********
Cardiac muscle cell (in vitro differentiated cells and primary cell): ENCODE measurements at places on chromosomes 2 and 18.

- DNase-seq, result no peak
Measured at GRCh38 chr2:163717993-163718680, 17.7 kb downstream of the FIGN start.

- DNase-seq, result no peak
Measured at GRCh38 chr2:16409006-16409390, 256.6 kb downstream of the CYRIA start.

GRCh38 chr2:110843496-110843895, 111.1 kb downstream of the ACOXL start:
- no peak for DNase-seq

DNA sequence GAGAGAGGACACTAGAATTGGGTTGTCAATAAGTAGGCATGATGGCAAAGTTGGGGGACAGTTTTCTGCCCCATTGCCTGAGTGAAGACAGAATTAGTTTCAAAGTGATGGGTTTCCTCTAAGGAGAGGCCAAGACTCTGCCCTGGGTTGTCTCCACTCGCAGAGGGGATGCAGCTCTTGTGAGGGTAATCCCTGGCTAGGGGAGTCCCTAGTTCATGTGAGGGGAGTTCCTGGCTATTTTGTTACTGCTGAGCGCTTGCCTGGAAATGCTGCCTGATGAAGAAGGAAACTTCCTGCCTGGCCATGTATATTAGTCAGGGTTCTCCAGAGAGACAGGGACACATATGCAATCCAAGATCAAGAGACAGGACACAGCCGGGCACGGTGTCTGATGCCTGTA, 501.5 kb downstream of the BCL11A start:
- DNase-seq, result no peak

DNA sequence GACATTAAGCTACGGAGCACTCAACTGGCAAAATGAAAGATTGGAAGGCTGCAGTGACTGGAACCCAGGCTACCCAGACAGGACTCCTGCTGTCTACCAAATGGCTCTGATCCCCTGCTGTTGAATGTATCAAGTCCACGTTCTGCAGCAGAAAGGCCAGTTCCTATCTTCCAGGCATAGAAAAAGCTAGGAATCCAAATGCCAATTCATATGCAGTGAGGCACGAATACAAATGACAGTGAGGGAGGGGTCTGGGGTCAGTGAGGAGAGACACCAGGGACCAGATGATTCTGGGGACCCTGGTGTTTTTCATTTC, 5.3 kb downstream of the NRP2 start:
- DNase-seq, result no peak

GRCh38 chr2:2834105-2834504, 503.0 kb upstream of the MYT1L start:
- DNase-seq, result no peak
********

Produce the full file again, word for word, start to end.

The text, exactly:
Cardiac muscle cell (in vitro differentiated cells and primary cell): ENCODE measurements at places on chromosomes 2 and 18.

- DNase-seq, result no peak
Measured at GRCh38 chr2:163717993-163718680, 17.7 kb downstream of the FIGN start.

- DNase-seq, result no peak
Measured at GRCh38 chr2:16409006-16409390, 256.6 kb downstream of the CYRIA start.

GRCh38 chr2:110843496-110843895, 111.1 kb downstream of the ACOXL start:
- no peak for DNase-seq

DNA sequence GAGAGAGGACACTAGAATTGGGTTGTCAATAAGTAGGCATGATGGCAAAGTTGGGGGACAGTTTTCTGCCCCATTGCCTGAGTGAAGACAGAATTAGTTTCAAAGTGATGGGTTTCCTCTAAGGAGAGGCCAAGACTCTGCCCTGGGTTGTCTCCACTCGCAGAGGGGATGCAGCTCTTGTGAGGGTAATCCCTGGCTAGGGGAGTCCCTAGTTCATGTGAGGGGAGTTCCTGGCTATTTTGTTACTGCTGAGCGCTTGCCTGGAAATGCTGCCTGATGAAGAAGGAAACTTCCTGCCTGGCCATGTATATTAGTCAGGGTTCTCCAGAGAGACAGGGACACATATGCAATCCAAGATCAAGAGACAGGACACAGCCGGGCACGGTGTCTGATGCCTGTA, 501.5 kb downstream of the BCL11A start:
- DNase-seq, result no peak

DNA sequence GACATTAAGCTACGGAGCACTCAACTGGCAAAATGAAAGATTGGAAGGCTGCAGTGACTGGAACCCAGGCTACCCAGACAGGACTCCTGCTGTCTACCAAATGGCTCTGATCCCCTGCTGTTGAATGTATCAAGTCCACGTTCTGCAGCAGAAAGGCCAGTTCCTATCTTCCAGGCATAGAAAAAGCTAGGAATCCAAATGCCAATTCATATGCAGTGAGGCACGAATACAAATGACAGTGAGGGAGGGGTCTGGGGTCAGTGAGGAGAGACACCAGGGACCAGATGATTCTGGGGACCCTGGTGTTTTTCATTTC, 5.3 kb downstream of the NRP2 start:
- DNase-seq, result no peak

GRCh38 chr2:2834105-2834504, 503.0 kb upstream of the MYT1L start:
- DNase-seq, result no peak